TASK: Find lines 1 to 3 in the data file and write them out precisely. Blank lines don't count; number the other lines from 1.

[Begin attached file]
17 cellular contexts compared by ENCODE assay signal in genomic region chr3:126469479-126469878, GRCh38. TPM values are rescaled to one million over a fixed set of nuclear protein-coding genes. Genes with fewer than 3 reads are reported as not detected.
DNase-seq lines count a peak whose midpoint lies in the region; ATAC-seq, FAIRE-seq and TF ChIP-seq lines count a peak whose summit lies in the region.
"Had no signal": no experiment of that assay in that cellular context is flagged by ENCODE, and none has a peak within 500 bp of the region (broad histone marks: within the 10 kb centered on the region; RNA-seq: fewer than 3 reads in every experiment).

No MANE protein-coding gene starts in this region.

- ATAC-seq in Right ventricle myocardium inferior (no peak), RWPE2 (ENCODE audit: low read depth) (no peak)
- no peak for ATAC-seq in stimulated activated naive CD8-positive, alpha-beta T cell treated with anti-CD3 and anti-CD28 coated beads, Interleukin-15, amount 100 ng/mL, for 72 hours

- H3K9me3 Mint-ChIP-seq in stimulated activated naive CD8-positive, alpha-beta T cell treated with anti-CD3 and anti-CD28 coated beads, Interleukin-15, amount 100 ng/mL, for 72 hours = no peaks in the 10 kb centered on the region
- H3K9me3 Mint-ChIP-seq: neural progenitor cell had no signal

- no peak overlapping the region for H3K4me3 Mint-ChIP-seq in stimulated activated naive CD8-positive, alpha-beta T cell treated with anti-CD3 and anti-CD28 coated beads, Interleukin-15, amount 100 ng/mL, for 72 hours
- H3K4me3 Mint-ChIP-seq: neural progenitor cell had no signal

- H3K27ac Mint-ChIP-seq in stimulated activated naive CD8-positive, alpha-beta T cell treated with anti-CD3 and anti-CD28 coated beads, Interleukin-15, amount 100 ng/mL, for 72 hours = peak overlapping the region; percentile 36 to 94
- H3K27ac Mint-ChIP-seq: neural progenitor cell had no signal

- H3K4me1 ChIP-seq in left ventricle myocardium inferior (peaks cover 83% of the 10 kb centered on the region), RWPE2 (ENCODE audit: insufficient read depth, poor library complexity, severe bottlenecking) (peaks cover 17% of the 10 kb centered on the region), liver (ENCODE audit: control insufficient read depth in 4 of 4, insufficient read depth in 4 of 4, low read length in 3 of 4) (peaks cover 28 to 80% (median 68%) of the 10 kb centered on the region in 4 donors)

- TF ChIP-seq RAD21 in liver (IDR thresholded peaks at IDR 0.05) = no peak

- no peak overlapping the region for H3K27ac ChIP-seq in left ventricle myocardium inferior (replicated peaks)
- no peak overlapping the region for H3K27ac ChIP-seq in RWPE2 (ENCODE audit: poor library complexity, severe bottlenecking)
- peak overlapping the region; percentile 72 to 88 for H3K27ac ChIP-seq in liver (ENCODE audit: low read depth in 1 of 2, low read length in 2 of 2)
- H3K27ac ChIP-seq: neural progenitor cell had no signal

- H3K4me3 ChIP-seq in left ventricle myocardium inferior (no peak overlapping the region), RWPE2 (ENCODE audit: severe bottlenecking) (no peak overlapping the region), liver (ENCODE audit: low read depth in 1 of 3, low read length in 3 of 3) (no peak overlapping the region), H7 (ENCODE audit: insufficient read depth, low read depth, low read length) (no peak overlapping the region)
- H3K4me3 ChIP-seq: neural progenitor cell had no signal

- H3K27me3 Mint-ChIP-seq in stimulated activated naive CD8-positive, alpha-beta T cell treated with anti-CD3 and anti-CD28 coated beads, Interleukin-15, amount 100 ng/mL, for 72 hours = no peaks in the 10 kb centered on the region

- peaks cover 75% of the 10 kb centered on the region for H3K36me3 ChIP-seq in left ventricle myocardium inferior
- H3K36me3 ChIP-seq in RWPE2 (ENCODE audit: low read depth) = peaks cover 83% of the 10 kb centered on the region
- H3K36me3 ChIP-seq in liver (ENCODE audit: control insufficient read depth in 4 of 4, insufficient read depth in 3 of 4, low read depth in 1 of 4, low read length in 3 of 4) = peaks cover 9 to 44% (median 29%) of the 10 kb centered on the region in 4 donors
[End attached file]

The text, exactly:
17 cellular contexts compared by ENCODE assay signal in genomic region chr3:126469479-126469878, GRCh38. TPM values are rescaled to one million over a fixed set of nuclear protein-coding genes. Genes with fewer than 3 reads are reported as not detected.
DNase-seq lines count a peak whose midpoint lies in the region; ATAC-seq, FAIRE-seq and TF ChIP-seq lines count a peak whose summit lies in the region.
"Had no signal": no experiment of that assay in that cellular context is flagged by ENCODE, and none has a peak within 500 bp of the region (broad histone marks: within the 10 kb centered on the region; RNA-seq: fewer than 3 reads in every experiment).